Popular Music Of The Olden Time Vol 2

Ancient Songs, Ballads, & Dance Tunes, Sheet Music & Lyrics - online book

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556                                 ENGLISH SONG AND BALLAD MUSIC.
Tune of Cupid's Trappan. He commences thus;—
" I am a young man that do follow the plough, But of late I have found out an art, And can, when I please, with abundance of ease, Deprive any maid of her heart, Brave Boys, &c. In rejoinder to this, came " The Milkmaid's Resolution " (Rox., ii. 347):— " Let young men prate of what they j)lease, 'Cause women have been kind, They'll find no more such fools as these, To please each apish mind." Tune, Cupid's Trappan; commencing:—
" Of late I did hear a young man domineer, And vapour of what he could do, But I think he knew how to manage the plough,, Far better than maidens to woo, Brave Boys, &c. The tune is found in The Devil to pay ; in The Female Parson, or The Beau in the Suds; The Fashionable Lady, or Harlequin's Opera ; Love and Mevenge, or The Vintner outwitted; in Flora, and other ballad operas. It was also printed on broadsides to a song called The Twitcher, sung by Mr. Pack at the Lincoln's Inn Theatre, commencing, " A Damsel I'm told." In some copies, the tune consists of but eight bars, as I printed it in National English Airs (p. 68 of the music), in others of eleven; when of eight bars, the burden " Brave Boys," and the repetition of the last line, are omitted, but all the ballads require them.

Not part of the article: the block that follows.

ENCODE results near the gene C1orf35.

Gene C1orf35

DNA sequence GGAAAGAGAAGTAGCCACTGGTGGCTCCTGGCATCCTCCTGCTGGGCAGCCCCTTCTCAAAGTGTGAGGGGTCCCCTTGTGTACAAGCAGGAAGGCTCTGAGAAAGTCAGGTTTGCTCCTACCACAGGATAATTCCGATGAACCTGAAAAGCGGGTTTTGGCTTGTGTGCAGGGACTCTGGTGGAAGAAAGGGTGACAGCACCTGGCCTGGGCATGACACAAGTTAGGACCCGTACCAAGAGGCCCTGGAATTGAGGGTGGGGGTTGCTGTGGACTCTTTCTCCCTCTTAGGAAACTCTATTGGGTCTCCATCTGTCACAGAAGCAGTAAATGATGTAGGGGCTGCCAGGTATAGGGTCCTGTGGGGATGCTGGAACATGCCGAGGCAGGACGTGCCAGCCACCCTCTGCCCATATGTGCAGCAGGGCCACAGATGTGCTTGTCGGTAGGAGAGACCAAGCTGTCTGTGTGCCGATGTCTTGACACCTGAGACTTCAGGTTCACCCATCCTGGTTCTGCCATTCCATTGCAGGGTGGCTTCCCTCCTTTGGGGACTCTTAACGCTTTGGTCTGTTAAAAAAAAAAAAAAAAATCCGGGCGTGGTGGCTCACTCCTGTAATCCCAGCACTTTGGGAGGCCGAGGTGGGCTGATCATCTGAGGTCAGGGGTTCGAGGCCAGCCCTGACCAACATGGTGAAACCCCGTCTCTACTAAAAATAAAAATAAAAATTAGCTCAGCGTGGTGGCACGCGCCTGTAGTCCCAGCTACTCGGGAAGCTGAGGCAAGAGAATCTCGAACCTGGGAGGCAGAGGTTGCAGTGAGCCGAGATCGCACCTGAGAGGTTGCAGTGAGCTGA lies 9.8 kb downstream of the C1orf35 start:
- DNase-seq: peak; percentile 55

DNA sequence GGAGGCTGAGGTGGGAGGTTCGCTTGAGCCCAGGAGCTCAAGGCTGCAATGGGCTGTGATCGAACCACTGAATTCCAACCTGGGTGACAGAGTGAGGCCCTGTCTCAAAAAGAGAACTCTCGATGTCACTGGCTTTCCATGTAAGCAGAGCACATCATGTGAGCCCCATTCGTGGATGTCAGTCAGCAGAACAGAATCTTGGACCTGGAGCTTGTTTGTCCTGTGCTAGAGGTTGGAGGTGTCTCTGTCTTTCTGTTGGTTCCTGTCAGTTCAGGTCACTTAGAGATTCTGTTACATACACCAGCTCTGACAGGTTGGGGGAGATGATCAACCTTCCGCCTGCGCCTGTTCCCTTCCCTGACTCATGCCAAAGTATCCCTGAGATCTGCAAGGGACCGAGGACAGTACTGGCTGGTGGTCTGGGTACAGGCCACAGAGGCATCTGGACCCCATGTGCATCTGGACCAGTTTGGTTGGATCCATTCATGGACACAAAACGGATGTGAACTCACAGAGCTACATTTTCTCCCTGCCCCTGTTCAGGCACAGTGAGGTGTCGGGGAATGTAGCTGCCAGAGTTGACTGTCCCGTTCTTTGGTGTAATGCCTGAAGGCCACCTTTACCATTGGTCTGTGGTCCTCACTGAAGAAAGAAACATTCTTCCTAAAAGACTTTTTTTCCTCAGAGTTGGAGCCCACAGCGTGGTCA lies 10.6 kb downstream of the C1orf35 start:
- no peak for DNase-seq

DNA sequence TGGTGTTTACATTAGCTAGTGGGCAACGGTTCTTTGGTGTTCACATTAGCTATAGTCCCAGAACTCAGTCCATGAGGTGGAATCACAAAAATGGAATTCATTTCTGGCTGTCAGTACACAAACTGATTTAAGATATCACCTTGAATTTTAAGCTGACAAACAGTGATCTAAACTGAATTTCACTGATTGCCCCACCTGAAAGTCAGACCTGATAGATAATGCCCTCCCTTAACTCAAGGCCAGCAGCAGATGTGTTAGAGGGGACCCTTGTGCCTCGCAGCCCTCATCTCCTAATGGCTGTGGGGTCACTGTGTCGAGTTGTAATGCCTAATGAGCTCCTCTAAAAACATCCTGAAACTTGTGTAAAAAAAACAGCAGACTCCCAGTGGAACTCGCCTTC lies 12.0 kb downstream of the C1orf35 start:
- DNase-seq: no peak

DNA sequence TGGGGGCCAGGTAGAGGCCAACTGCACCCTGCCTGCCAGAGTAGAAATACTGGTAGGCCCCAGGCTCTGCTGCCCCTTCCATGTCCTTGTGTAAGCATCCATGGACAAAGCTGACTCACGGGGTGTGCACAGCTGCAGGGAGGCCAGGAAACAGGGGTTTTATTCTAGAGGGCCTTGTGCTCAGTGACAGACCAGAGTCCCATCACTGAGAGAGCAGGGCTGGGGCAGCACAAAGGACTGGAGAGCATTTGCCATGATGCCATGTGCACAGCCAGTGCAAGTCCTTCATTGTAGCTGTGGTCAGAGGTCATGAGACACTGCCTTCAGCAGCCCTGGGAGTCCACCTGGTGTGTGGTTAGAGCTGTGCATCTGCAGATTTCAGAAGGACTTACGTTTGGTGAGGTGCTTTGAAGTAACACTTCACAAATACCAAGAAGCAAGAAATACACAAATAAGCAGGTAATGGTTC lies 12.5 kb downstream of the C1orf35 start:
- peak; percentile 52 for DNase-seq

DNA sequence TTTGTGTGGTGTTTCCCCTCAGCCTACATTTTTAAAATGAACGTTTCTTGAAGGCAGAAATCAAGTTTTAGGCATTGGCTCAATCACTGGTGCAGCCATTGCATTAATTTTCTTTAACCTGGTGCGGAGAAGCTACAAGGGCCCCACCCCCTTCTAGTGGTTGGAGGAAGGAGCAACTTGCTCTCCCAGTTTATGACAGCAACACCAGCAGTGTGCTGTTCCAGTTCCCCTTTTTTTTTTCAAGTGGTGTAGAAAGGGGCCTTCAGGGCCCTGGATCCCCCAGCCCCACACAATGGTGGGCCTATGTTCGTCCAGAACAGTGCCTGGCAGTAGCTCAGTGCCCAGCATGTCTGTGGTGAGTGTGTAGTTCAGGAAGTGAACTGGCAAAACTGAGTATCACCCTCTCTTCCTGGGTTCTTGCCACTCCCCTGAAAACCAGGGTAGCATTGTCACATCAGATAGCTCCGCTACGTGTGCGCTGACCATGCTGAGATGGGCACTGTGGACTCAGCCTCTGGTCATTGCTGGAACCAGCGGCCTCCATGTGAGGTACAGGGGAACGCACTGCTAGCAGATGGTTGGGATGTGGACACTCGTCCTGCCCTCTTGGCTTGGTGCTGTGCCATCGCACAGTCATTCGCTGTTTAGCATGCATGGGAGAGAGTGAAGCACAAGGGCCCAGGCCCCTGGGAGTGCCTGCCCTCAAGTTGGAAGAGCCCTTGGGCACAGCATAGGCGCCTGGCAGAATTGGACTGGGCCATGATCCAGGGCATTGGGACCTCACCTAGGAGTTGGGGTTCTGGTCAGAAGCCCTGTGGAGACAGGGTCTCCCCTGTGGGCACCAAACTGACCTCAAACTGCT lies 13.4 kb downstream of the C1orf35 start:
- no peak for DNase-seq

After the ballad operas, came a variety of other songs to be sung to it, of which I will only quote three stanzas of one which was in great favour in the last cen­tury, and is still occasionally to be heard. It is " Rural Sport," printed in The Musical Companion, or Lady's Magazine, 8vo., 1741, and in St. Cecilia, or The British Songster, 1782, commencing—
" The hounds are all out, and the morning does peep, Why, how now ? you sluggardly sot, How can you, how can you lie snoring a-sleep,
"While we all on horseback have got, Brave Boys, While we all on horseback have got ? I cannot get up, for the overnight's cup
So terribly lies in my head ; Besides, my wife cries, My dear, do not rise,
But cuddle rae longer in bed, Dear Boy, &c. Come, on with your boots, and saddle your mare,
Nor tire us with longer delay, The cry of the hounds and the sight of the hare Will chase all dull vapours away, Brave Boys, &c. The following is one of the ballads that were printed by Thackeray (Rox. iii. 100) : " The patient Husband and the scolding Wife : shewing how he doth com­plain of hard fortune he had to marry such a cross-grain'd quean as she was, and he wishes all young men to be advised to look before they leap. To the tune of Bonny, bonny bird." The tune from Flora, 8vo., 1729, air 13; the ballad abbreviated.







E-Book - An Annotated Compendium of Old Time American Songs by James Alverson III